7 Sep
JXF-8177 black SUV, tonight's #fuckinghorn awardee, Perry Hwy 1/2 mi from my house.

21 Sep
Last night's ride home was almost uneventful. I forgot about the nine-inch pass by a Pittsburgh motorcycle cop at the corner of Grant St and the Busway. It was actually two cops. One was in a marked car in the left lane, but his buddy on two wheels rode alongside and passed me in my lane, while I was taking the lane. So he managed to squeeze between me in the center of my lane, and the police car on his left. No lights, no siren, not responding to a call, not in any particular hurry, AFAICT.


9 Oct
YZL-2589 grey pickup, passes me on R in intersection of Perrysville & Ivory, has to climb median to do so, and #fuckinghorn, too.

14 Oct
I got another "fucking horn" on Perrymont this morning, as I took the lane approaching the top of a blind grade. Wasn't the car directly behind me, but the second in line. We all get up to the very long light at McKnight, I put down the kickstand, set the bike sideways in the middle of the road, and stormed back to have a word with the blithering idiot. She didn't put down her window, but I gave her an earful nevertheless. "Do you know WHY I have to take the lane here? So YOU won't try to do something senseless like trying to pass on a blind grade! And then decide to take ME out when you find a car staring you in the face! Next time, hold your horn, and be patient!" I did not swear. And the guy I had to walk past, twice, thanked me and told me that he knew the rules and gave me the space I needed. I thanked him in return. And as I got back to the bike, the light turned green.

18 Oct
I am hit from behind and thrown to the pavement after being tailgated over 200 yards. 7800 Perry Hwy, about a half mile from my house. Car stops; does not run me over. Police and ambulance respond. I am transported to Allegheny General Hospital. Treated and released. This has been resolved legally. Police filed no charges against the driver. Case is closed.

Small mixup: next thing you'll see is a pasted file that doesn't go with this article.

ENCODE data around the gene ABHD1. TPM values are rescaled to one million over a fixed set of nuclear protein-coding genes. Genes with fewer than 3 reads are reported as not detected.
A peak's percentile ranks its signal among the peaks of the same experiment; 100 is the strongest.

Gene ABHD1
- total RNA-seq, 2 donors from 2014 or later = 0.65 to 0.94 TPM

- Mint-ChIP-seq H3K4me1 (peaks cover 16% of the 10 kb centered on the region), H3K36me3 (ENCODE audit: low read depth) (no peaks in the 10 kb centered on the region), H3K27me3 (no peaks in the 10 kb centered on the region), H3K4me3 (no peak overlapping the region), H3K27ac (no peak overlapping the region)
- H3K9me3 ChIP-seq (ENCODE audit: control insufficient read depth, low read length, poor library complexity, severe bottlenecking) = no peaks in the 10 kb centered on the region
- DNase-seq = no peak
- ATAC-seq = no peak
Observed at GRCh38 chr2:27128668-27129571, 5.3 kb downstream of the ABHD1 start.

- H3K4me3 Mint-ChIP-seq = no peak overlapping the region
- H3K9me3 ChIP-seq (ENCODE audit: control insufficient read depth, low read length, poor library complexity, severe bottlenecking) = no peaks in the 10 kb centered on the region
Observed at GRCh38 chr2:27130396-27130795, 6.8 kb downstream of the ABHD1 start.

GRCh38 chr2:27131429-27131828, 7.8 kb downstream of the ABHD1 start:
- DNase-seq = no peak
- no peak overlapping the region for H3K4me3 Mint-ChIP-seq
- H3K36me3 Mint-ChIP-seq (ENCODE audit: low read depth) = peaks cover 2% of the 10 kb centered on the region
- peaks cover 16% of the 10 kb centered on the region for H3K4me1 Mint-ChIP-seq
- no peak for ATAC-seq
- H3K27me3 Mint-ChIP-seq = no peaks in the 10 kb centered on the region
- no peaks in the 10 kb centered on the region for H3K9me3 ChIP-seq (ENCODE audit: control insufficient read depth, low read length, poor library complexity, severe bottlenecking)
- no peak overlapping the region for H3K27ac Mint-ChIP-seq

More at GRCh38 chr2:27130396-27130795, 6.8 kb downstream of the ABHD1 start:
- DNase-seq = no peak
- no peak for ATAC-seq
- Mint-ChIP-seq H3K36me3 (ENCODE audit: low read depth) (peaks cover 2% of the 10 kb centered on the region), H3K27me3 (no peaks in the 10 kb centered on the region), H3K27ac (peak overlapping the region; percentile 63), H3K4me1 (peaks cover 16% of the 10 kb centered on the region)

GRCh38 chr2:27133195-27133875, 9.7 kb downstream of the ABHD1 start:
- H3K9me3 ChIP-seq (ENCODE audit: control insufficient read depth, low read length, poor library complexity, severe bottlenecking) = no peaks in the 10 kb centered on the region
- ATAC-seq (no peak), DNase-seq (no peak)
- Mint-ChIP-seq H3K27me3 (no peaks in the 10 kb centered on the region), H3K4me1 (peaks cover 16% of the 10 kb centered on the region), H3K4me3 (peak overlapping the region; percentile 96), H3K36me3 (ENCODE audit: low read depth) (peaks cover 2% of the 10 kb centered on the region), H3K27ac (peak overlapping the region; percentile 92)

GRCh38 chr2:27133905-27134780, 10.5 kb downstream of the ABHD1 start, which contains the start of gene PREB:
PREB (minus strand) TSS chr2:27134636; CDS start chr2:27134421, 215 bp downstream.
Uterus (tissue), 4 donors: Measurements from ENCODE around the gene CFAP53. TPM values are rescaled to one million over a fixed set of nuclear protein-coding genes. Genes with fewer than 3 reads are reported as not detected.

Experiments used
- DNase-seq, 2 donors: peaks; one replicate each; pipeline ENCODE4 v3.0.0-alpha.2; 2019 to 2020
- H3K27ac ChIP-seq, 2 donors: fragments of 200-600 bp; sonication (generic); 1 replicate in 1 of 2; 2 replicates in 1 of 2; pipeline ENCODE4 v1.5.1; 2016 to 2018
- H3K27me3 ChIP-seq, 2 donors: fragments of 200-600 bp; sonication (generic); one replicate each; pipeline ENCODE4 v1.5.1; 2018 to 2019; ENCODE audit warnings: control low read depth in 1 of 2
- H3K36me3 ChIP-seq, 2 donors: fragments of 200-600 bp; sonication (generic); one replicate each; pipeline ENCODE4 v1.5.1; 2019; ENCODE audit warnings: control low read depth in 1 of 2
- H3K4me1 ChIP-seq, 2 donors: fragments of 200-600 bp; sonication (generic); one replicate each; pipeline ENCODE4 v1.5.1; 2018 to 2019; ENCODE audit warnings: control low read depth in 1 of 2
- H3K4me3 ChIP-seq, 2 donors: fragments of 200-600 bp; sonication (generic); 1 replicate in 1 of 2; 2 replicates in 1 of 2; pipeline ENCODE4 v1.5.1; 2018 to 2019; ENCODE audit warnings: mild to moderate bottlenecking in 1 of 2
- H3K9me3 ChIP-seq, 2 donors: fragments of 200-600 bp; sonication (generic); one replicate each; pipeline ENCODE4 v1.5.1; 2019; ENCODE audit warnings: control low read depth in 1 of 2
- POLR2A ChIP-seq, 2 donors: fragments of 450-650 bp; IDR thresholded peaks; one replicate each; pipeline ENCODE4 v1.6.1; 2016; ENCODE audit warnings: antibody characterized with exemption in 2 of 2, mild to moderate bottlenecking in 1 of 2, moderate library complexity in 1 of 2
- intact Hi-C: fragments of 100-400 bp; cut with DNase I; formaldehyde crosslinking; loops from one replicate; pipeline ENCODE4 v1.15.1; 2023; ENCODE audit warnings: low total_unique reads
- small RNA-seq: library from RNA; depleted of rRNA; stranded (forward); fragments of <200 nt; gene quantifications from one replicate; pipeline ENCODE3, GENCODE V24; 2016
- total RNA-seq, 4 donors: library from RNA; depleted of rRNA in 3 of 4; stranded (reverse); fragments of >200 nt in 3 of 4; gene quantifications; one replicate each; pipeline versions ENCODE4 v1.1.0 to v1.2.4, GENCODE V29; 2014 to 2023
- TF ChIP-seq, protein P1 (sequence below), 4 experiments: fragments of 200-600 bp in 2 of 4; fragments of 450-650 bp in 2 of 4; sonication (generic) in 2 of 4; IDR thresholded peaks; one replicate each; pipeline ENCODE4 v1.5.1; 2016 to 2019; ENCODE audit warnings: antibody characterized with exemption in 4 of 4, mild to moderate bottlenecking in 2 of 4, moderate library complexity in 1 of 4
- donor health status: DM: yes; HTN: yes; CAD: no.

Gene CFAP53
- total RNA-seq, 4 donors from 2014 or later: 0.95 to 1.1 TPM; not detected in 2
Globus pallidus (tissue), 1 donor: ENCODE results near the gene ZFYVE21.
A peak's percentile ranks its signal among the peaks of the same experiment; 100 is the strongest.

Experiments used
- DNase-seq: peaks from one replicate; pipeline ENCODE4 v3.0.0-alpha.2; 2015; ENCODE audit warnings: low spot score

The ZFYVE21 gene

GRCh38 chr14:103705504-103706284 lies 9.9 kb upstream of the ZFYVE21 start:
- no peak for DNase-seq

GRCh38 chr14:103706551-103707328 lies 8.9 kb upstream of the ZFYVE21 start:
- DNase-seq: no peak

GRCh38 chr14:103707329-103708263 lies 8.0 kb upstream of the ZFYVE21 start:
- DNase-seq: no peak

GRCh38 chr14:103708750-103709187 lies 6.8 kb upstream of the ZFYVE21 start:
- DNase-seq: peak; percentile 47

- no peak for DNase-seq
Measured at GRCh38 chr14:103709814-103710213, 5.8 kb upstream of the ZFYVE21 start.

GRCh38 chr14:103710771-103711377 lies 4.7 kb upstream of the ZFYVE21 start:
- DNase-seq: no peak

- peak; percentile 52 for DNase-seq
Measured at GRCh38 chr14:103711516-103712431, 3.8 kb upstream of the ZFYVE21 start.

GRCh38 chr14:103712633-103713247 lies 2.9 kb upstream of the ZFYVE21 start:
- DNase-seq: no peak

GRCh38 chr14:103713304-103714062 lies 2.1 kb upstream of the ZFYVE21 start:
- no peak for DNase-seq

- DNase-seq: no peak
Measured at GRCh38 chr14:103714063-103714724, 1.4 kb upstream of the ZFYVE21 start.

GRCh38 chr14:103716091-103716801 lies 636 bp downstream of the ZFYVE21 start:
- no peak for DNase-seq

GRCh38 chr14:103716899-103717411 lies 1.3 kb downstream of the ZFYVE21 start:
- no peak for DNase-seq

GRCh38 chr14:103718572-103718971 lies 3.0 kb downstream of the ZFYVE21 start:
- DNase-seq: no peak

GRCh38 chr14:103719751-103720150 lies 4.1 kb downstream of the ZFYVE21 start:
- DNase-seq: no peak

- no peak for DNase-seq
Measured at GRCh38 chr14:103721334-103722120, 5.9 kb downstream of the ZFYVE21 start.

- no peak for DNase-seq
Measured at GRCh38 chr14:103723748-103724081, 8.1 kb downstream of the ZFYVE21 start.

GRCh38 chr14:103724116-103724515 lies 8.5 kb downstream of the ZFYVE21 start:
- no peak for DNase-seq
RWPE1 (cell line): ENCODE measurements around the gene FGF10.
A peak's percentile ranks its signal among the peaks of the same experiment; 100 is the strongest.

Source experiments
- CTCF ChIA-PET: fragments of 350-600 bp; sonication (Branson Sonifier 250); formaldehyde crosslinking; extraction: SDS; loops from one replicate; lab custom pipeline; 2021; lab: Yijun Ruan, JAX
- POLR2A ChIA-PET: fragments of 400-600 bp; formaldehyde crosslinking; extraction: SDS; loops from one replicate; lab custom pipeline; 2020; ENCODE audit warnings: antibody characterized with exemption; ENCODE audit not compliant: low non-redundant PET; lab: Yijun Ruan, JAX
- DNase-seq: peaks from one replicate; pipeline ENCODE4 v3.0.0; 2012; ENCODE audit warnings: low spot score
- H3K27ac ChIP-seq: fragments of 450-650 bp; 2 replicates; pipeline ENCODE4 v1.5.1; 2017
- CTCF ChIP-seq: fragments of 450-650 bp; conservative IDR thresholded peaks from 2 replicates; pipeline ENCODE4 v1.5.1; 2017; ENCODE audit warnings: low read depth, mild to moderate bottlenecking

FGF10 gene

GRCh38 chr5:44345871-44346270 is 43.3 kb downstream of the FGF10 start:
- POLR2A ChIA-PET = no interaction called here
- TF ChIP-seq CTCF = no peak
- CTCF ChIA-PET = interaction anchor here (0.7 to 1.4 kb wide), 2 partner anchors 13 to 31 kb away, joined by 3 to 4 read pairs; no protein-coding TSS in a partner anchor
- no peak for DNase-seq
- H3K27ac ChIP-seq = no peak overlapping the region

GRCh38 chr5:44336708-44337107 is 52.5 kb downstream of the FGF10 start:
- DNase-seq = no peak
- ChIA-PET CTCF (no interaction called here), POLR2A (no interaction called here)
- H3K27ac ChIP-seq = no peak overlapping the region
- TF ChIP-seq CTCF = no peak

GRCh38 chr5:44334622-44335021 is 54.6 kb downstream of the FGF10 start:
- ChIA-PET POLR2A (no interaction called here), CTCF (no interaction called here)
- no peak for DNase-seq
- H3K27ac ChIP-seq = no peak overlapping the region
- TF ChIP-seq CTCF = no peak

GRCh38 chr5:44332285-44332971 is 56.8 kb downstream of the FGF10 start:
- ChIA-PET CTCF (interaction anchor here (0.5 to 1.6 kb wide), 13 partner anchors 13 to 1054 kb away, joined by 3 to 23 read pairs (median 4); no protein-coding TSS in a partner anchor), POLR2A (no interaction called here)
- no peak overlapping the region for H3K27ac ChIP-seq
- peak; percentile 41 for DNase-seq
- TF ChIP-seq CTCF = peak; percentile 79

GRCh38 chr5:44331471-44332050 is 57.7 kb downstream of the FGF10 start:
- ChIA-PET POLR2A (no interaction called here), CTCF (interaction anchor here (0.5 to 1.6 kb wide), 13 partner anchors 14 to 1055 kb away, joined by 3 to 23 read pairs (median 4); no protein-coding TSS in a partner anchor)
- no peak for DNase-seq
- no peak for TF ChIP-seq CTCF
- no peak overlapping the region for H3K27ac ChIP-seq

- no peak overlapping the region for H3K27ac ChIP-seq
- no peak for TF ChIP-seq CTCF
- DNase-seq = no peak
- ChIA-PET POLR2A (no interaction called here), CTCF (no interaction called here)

20 Oct
HTZ-3306, silver grey GM SUV, yells at me on Grant St to get in the bike lane. There is no bike lane on Grant St.

25 Oct
JSS-0222 black Subaru? Grant Ave, Millvale, punishment pass and verbal abuse; then made L turn 100 yards later anyway. I did not engage.

30 Oct
Tfw you're driving a car 31 in a 25 zone, and someone comes up behind you and leans on the horn because you're holding them up.


11 Nov
PA plate "PUGDOGS" #fuckinghorn, Perry Hwy soutbound just before Lindley Lane

13 Nov
JBJ-5271 white Caddy, close pass & close pull back in, Perry Hwy 100' b4 my turn onto Perrymont. Literally can see my house from here.

22 Nov
Perrymont unsafe pass
Front video:
Rear video:
Sure, pass me at the very top of a blind grade. With an oncoming car you could not possibly see. (It happens at about :55 in the front video. Rear camera, in first link, shows the guy never even thought about slowing as he approached.)

25 Nov
Perry Hwy past HOV, close pass
Rear video:
46 seconds on Perry Highway. If you see that the two cars immediately ahead of you are changing lanes to avoid something, maybe you should think about getting over, too. The driver of the Jeep waited until the very last second to start to pull around me.

29 Nov
Car passes me on right on inside of a blind curve. When did this become OK?
Front video:
Rear video:
Pretty sure passing someone on the right on the inside of a curve is illegal. Pushing me into the opposite lane is just bonus points. Film at 11.


16 Dec
Once more, I took evasive measures not to be killed. On foot this time, walking Perrymont, on that same curve where the car passed me on the right, this car comes out of that same curve and does not straighten out. Aims directly for me on the shoulder. I jump into the snow, he straightens out and continues up the road.

21 Dec